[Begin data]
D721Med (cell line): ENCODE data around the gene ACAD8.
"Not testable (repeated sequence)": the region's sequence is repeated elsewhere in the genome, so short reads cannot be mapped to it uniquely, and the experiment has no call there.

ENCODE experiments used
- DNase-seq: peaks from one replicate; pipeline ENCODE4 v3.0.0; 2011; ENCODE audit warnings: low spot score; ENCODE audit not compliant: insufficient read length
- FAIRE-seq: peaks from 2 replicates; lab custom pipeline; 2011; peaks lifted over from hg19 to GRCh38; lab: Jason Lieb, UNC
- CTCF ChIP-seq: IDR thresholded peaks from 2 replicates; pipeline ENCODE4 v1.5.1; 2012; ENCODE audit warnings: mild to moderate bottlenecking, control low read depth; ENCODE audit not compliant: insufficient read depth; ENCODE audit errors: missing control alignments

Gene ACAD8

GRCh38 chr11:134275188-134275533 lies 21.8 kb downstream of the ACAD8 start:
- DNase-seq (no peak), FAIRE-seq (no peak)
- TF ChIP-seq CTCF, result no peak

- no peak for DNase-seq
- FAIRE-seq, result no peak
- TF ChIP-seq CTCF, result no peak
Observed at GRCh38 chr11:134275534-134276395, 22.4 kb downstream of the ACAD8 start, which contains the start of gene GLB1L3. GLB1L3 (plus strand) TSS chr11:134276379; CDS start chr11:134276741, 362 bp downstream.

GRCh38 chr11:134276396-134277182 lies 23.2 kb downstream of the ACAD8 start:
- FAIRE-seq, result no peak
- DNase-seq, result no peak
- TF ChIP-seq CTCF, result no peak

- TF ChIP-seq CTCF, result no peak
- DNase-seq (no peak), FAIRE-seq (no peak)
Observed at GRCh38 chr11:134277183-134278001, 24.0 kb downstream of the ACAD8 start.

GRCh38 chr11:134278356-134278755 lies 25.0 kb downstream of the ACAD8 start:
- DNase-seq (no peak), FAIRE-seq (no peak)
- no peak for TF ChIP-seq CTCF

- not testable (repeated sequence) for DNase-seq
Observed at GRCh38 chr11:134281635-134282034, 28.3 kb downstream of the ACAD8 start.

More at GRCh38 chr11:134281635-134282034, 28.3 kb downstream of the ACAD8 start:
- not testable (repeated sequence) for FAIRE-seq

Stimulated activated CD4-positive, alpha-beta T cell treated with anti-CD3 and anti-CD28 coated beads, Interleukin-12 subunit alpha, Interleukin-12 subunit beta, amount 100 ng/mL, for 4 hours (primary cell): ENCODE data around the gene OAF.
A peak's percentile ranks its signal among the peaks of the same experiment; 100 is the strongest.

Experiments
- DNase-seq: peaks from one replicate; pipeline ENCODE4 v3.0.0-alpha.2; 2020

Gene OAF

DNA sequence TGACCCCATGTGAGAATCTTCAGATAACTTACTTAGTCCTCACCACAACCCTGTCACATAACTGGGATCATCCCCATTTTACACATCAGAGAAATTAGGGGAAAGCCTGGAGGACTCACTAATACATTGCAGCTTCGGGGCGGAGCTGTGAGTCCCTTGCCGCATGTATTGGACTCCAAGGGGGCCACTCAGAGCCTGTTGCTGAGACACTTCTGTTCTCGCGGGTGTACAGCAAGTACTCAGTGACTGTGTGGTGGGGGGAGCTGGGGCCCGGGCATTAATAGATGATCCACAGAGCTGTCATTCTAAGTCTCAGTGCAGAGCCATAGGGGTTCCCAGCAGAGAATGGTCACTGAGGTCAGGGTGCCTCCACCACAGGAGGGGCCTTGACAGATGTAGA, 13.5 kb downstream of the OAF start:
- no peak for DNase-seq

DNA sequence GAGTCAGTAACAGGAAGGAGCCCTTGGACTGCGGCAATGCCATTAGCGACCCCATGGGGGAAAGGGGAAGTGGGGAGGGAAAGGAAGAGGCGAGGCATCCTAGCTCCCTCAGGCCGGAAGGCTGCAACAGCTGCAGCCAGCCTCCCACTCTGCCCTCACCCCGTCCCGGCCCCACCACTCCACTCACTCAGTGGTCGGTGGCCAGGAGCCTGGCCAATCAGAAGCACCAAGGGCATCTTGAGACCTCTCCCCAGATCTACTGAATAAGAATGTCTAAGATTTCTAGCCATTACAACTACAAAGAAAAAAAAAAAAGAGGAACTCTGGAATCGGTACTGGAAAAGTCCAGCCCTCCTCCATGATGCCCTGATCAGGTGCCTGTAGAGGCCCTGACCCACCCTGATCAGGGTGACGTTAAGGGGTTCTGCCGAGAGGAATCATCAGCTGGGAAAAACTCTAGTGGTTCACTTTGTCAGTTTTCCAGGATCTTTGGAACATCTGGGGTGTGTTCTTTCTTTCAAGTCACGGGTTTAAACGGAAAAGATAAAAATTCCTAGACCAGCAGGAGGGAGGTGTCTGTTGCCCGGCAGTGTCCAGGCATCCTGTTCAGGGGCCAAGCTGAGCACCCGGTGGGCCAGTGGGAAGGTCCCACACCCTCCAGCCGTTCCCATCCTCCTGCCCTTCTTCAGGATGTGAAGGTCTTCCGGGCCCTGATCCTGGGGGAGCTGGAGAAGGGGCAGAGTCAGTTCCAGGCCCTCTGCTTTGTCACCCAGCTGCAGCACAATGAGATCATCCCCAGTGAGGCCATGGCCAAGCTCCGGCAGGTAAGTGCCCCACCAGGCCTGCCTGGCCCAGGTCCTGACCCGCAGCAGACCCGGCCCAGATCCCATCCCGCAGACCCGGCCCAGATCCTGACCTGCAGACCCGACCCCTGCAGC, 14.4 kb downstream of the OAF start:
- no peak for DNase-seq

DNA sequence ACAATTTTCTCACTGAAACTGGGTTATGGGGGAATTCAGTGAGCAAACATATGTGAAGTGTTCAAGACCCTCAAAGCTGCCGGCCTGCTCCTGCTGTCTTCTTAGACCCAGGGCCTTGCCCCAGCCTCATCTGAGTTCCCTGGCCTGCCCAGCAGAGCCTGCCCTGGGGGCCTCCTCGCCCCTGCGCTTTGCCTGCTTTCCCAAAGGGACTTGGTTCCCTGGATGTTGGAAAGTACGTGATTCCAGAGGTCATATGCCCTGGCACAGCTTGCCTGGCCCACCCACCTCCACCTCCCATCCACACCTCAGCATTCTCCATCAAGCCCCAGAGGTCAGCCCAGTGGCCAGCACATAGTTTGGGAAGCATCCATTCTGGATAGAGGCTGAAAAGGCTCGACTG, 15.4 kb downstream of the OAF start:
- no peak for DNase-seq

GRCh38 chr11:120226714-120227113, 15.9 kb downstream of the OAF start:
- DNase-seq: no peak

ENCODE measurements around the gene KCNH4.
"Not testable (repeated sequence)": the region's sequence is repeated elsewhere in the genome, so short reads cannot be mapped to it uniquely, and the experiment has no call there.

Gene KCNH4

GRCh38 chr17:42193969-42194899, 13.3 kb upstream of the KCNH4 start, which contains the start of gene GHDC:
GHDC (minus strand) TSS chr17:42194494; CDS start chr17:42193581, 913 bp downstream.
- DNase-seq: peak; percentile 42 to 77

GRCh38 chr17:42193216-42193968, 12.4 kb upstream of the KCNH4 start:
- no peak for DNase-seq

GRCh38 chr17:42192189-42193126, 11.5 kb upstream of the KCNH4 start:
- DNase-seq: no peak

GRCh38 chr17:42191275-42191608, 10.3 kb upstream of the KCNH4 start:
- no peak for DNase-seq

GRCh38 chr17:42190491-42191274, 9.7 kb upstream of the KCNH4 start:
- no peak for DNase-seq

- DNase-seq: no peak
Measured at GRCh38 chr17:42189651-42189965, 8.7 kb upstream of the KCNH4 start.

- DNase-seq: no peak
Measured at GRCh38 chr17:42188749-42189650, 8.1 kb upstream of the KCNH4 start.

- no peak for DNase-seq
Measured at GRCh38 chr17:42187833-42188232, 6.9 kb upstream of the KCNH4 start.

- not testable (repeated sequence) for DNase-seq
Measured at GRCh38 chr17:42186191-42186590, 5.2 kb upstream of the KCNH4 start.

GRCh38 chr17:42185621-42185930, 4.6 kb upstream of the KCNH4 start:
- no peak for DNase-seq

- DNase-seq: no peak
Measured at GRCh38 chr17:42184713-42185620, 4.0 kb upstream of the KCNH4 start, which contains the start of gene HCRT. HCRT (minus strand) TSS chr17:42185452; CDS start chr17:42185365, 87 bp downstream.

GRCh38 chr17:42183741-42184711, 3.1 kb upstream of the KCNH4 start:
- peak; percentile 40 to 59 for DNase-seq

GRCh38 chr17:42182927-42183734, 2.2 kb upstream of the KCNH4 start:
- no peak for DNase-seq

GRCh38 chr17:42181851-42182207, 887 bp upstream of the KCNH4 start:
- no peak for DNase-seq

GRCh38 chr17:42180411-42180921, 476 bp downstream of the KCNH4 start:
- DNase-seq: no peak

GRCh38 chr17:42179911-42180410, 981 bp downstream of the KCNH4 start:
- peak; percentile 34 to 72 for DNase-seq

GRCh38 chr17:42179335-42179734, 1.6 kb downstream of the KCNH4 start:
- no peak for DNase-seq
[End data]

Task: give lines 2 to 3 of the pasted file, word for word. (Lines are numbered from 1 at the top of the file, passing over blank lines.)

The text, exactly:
"Not testable (repeated sequence)": the region's sequence is repeated elsewhere in the genome, so short reads cannot be mapped to it uniquely, and the experiment has no call there.

ENCODE experiments used